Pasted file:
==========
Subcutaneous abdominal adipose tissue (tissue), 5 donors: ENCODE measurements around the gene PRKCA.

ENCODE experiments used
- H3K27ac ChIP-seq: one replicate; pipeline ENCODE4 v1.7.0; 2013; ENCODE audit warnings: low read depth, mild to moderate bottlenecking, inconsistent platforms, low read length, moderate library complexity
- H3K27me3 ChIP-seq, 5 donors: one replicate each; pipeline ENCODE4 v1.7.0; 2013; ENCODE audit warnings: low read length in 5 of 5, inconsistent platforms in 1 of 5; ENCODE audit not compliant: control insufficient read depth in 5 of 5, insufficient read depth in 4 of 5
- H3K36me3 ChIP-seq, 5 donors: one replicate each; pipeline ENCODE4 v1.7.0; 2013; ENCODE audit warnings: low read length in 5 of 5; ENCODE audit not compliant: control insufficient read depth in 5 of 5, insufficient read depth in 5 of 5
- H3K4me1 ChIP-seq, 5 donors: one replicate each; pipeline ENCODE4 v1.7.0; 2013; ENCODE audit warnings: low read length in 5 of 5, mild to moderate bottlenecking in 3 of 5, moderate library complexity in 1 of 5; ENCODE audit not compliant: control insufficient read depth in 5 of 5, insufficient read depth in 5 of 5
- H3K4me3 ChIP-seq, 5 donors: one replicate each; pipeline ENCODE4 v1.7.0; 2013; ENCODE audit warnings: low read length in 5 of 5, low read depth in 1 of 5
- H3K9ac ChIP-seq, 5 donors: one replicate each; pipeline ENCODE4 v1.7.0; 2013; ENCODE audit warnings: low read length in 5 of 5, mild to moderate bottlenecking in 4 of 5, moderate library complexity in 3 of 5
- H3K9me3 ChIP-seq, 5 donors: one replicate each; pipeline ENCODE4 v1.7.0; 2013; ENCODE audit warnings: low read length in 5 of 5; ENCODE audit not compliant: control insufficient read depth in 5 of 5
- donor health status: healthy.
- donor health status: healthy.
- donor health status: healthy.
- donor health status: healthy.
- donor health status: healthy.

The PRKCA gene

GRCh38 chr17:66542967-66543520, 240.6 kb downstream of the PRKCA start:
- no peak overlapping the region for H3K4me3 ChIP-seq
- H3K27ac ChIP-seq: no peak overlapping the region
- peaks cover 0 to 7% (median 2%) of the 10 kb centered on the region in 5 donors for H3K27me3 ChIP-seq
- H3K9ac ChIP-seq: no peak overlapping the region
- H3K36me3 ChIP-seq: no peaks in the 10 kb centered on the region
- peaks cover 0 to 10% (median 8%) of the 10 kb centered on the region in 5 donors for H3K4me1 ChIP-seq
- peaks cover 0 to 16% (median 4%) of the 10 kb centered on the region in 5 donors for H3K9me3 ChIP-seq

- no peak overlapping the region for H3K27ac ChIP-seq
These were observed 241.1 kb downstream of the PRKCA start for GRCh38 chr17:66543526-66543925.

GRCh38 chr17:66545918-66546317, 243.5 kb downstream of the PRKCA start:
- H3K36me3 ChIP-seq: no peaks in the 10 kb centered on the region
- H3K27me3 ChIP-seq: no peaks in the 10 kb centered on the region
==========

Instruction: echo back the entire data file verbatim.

Subcutaneous abdominal adipose tissue (tissue), 5 donors: ENCODE measurements around the gene PRKCA.

ENCODE experiments used
- H3K27ac ChIP-seq: one replicate; pipeline ENCODE4 v1.7.0; 2013; ENCODE audit warnings: low read depth, mild to moderate bottlenecking, inconsistent platforms, low read length, moderate library complexity
- H3K27me3 ChIP-seq, 5 donors: one replicate each; pipeline ENCODE4 v1.7.0; 2013; ENCODE audit warnings: low read length in 5 of 5, inconsistent platforms in 1 of 5; ENCODE audit not compliant: control insufficient read depth in 5 of 5, insufficient read depth in 4 of 5
- H3K36me3 ChIP-seq, 5 donors: one replicate each; pipeline ENCODE4 v1.7.0; 2013; ENCODE audit warnings: low read length in 5 of 5; ENCODE audit not compliant: control insufficient read depth in 5 of 5, insufficient read depth in 5 of 5
- H3K4me1 ChIP-seq, 5 donors: one replicate each; pipeline ENCODE4 v1.7.0; 2013; ENCODE audit warnings: low read length in 5 of 5, mild to moderate bottlenecking in 3 of 5, moderate library complexity in 1 of 5; ENCODE audit not compliant: control insufficient read depth in 5 of 5, insufficient read depth in 5 of 5
- H3K4me3 ChIP-seq, 5 donors: one replicate each; pipeline ENCODE4 v1.7.0; 2013; ENCODE audit warnings: low read length in 5 of 5, low read depth in 1 of 5
- H3K9ac ChIP-seq, 5 donors: one replicate each; pipeline ENCODE4 v1.7.0; 2013; ENCODE audit warnings: low read length in 5 of 5, mild to moderate bottlenecking in 4 of 5, moderate library complexity in 3 of 5
- H3K9me3 ChIP-seq, 5 donors: one replicate each; pipeline ENCODE4 v1.7.0; 2013; ENCODE audit warnings: low read length in 5 of 5; ENCODE audit not compliant: control insufficient read depth in 5 of 5
- donor health status: healthy.
- donor health status: healthy.
- donor health status: healthy.
- donor health status: healthy.
- donor health status: healthy.

The PRKCA gene

GRCh38 chr17:66542967-66543520, 240.6 kb downstream of the PRKCA start:
- no peak overlapping the region for H3K4me3 ChIP-seq
- H3K27ac ChIP-seq: no peak overlapping the region
- peaks cover 0 to 7% (median 2%) of the 10 kb centered on the region in 5 donors for H3K27me3 ChIP-seq
- H3K9ac ChIP-seq: no peak overlapping the region
- H3K36me3 ChIP-seq: no peaks in the 10 kb centered on the region
- peaks cover 0 to 10% (median 8%) of the 10 kb centered on the region in 5 donors for H3K4me1 ChIP-seq
- peaks cover 0 to 16% (median 4%) of the 10 kb centered on the region in 5 donors for H3K9me3 ChIP-seq

- no peak overlapping the region for H3K27ac ChIP-seq
These were observed 241.1 kb downstream of the PRKCA start for GRCh38 chr17:66543526-66543925.

GRCh38 chr17:66545918-66546317, 243.5 kb downstream of the PRKCA start:
- H3K36me3 ChIP-seq: no peaks in the 10 kb centered on the region
- H3K27me3 ChIP-seq: no peaks in the 10 kb centered on the region